Are You Your Avatar? Book Details Dangers of the 'E-Personality'
In his new book, a psychiatrist says we're becoming who we are online.
Jan. 27, 2011— -- The next time you're about to leave a snarky comment on someone's blog or give up an hour to bid for things you don't need on eBay, consider this: What you do and the self you create online could be forever changing the person you really are.
The Internet may connect us in unprecedented ways, and it may put more information at our fingertips than ever before. But just as it's changing how the world works, one psychiatrist says it may be irreparably altering how our personalities develop.
In a new book, "Virtually You: The Dangerous Powers of the E-Personality," Stanford University psychiatrist Dr. Elias Aboujaoude argues that the time we spend on the Internet doesn't just cause us to have online alter egos. It influences who we become and how we interact with others when we're offline as well.
"I see my book as my attempt at dissecting this thing called an e-personality – the changes that happen in our personalities when we go online, the new traits that we take on," he said. "What I see, more and more, we are starting to resemble our avatars."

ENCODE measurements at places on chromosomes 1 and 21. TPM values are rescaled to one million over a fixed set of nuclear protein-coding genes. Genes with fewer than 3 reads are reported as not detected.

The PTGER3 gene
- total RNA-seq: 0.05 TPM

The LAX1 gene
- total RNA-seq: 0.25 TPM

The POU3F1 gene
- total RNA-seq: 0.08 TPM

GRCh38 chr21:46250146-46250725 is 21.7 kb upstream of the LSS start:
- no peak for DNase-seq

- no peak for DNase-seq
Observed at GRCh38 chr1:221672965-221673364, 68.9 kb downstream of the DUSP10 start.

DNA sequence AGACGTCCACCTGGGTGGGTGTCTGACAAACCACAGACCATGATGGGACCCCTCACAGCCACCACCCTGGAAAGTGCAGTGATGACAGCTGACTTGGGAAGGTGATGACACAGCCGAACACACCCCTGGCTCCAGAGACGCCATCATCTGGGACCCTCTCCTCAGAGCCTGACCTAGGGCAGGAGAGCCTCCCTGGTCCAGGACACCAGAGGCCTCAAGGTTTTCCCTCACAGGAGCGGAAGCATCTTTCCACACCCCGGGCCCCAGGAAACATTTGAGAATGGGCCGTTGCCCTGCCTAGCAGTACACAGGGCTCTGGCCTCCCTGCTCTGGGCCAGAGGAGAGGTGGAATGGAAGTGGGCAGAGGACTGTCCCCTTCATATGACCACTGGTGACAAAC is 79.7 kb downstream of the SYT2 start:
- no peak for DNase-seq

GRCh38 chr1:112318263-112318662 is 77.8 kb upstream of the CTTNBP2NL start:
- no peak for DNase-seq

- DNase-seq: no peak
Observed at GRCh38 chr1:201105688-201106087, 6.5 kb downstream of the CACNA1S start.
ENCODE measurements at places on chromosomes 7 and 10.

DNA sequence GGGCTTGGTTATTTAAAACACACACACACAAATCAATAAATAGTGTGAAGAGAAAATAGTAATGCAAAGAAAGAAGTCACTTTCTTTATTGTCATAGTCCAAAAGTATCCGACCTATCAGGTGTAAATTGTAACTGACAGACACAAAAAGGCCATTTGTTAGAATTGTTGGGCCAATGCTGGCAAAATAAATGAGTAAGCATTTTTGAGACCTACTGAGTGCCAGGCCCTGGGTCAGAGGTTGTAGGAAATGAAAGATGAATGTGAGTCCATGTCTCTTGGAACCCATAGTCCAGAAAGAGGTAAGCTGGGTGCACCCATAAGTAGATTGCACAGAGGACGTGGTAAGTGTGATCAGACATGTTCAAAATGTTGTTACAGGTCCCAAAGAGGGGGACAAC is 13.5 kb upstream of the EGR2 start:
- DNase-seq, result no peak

As a psychiatrist, Aboujaoude said he sees many patients with obsessive compulsive disorder (OCD) and the behavioral shifts brought about by Internet use. In 2006, he and other Stanford researchers published the results of a major study on problematic Internet habits that included more than 2,500 adults.
But Aboujaoude said that the dangers of the e-personality don't just apply to those with the most extreme Internet habits. Potentially, he said, everyone who connects to the Web is changed.
"Society at large is becoming a more angry, uncivil place," he said, pointing to the violent rhetoric that preceded the recent tragedy in Tucson and the vitriol surrounding the health care law debates last summer. "We should ask ourselves if one reason we've become so uncivil is because of what we do online and how we act on our blogs and in our chat rooms."
His arguments echo those of Nicholas Carr, who recently published "The Shallows: What the Internet Is Doing to Our Brains." Aboujaoude says the fast-moving, information-overloaded Internet conditions people to become impulse-driven, impatient and unfocused.